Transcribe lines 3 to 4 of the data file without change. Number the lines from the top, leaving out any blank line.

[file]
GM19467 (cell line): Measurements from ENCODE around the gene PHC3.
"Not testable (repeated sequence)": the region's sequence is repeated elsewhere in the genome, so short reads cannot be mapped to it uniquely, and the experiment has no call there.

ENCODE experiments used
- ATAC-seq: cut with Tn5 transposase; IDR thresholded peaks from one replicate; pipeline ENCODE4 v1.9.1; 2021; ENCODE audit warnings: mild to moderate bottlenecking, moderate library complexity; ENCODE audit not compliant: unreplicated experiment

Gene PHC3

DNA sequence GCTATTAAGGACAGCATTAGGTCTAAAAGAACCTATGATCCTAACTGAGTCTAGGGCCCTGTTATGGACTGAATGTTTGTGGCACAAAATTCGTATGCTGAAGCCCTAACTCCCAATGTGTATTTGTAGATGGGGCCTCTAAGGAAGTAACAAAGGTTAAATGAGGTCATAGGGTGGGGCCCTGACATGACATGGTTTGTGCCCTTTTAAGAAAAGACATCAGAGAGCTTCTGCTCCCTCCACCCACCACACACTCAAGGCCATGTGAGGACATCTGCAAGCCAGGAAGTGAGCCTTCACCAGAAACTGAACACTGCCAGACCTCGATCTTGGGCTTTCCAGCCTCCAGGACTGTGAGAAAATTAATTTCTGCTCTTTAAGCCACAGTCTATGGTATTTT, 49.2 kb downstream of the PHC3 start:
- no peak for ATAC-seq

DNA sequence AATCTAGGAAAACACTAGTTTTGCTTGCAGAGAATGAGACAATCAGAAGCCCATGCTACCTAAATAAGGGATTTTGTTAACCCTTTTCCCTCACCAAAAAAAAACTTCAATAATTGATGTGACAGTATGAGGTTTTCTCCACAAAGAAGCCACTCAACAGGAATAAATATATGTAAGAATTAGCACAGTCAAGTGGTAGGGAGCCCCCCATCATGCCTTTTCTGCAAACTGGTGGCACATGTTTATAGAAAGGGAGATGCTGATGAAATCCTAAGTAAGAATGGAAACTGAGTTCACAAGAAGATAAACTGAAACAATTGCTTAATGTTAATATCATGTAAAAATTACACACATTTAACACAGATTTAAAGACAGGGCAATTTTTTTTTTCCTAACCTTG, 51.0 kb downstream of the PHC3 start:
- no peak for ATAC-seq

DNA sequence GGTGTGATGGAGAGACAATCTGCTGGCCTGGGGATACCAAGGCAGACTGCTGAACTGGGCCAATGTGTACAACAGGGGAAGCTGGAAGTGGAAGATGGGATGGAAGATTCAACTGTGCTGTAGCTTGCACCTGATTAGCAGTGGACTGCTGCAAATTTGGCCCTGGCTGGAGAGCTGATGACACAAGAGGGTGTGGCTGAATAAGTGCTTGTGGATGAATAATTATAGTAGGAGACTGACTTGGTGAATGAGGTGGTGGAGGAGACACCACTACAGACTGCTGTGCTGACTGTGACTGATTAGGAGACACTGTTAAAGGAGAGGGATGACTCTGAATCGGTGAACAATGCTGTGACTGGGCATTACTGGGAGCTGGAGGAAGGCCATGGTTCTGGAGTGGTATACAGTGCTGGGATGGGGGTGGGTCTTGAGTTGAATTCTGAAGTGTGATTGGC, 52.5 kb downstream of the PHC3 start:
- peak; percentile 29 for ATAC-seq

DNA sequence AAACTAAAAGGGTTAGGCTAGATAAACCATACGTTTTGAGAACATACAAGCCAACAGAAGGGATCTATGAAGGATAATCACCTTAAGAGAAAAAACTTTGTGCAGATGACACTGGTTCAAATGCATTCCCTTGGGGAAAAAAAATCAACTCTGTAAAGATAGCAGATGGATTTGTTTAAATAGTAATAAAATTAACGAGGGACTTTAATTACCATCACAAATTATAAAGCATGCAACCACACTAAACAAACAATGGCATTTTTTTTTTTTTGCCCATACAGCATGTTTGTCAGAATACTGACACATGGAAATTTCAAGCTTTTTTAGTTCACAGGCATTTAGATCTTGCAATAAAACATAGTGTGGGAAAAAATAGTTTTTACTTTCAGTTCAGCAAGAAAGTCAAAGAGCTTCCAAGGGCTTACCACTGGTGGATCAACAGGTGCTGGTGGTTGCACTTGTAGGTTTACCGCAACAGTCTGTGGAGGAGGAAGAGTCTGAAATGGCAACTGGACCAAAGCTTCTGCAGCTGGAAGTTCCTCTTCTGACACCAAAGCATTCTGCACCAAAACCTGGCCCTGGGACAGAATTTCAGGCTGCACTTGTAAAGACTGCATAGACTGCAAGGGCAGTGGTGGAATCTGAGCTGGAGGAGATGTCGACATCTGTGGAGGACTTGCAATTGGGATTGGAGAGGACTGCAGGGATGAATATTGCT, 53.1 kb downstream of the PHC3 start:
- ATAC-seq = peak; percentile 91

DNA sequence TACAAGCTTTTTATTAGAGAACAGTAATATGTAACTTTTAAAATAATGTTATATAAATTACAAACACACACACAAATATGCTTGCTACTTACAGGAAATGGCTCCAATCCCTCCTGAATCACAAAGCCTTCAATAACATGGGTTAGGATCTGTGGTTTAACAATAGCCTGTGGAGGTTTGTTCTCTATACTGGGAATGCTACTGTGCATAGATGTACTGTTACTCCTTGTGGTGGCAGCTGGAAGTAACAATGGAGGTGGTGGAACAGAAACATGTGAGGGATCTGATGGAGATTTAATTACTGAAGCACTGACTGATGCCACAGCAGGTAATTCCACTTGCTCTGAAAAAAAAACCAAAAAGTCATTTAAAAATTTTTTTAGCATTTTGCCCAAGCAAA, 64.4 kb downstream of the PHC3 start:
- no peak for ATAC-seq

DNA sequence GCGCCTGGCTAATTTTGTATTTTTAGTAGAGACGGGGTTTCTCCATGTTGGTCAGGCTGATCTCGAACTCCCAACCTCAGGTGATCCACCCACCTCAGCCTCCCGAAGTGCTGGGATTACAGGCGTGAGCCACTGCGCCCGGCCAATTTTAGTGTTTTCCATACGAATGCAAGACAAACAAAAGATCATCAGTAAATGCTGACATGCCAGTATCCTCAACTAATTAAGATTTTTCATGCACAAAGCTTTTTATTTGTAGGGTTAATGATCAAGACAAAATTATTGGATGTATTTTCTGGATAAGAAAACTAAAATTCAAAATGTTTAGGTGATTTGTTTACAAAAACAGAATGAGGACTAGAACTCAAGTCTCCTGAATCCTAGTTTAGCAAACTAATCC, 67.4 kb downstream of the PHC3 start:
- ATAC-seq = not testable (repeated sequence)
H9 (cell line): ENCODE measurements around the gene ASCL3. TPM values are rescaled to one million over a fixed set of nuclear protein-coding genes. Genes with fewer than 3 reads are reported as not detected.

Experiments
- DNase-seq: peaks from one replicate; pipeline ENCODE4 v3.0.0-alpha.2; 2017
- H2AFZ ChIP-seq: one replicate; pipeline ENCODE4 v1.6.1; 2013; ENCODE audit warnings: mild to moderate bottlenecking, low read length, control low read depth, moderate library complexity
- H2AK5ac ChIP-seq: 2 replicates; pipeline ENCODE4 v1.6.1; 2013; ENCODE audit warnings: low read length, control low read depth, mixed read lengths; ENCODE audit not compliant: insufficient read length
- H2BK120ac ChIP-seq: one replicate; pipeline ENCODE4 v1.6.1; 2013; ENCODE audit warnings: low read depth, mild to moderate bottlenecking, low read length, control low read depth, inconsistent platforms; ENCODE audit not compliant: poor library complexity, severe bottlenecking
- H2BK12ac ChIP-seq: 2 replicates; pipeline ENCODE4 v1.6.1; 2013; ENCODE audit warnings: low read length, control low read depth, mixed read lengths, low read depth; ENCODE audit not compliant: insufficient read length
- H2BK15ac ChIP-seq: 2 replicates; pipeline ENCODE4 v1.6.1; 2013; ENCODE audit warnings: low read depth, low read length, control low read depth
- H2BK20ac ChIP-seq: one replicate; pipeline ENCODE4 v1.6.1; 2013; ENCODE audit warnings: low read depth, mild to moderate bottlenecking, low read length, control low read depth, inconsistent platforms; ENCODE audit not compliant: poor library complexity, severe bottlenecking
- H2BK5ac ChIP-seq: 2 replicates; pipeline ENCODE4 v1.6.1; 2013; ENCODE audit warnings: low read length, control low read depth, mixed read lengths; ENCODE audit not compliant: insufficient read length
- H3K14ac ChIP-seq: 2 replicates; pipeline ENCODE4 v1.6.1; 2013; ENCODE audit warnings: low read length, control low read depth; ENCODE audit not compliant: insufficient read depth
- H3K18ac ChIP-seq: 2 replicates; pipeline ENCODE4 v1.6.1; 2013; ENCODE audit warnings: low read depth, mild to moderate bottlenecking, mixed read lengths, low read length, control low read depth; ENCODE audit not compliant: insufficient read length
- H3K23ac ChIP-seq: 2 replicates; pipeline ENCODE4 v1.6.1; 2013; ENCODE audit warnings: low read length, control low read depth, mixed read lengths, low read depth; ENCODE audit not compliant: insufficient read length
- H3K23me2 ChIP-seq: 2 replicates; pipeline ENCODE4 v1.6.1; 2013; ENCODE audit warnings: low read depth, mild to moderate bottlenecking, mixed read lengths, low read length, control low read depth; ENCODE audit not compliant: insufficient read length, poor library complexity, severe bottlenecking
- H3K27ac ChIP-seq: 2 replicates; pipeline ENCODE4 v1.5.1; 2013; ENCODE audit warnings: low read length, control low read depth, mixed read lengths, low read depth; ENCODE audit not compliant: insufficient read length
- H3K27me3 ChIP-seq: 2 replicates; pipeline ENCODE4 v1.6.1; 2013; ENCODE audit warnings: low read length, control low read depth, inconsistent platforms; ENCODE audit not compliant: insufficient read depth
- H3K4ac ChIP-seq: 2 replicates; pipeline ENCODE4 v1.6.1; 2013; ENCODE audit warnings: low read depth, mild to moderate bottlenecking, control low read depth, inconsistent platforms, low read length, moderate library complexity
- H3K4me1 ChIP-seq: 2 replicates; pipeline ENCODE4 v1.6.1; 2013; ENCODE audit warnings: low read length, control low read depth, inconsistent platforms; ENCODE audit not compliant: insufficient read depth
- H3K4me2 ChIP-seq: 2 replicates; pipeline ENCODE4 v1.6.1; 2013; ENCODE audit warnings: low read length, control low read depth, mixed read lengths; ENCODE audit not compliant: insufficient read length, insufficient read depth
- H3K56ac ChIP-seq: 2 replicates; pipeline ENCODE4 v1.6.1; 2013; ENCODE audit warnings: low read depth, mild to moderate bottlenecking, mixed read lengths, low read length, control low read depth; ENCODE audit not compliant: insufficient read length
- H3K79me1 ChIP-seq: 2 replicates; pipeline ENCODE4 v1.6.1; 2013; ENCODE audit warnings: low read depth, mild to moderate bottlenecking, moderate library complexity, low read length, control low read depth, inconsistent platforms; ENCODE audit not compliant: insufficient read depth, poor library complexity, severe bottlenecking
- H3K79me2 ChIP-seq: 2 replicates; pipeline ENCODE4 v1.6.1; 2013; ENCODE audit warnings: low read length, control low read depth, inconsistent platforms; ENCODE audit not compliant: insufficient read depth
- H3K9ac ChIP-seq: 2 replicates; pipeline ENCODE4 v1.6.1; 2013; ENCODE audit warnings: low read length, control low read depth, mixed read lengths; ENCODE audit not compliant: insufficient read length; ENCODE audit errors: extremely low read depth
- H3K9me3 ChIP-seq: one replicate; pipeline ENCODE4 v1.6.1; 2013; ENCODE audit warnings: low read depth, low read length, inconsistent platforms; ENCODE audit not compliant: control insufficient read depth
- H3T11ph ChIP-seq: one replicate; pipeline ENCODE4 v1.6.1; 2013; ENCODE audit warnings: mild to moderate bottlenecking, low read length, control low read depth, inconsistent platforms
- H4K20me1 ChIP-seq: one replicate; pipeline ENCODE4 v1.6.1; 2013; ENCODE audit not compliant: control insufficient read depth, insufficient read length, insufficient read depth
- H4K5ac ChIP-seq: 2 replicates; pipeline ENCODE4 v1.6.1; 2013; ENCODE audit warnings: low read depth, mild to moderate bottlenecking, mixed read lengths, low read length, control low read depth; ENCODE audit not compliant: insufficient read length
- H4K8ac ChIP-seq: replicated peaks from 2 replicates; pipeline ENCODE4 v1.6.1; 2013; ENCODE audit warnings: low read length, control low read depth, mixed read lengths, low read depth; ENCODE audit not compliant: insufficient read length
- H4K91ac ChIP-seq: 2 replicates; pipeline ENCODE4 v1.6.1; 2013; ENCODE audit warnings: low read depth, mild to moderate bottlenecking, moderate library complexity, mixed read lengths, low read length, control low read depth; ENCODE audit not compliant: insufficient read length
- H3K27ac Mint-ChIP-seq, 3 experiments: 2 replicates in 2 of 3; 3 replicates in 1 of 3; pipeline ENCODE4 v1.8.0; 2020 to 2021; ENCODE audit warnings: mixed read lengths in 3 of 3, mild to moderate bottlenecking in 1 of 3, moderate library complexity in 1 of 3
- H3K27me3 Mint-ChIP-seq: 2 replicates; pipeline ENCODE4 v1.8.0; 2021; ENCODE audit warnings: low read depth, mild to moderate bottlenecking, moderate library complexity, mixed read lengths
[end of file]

ENCODE experiments used
- ATAC-seq: cut with Tn5 transposase; IDR thresholded peaks from one replicate; pipeline ENCODE4 v1.9.1; 2021; ENCODE audit warnings: mild to moderate bottlenecking, moderate library complexity; ENCODE audit not compliant: unreplicated experiment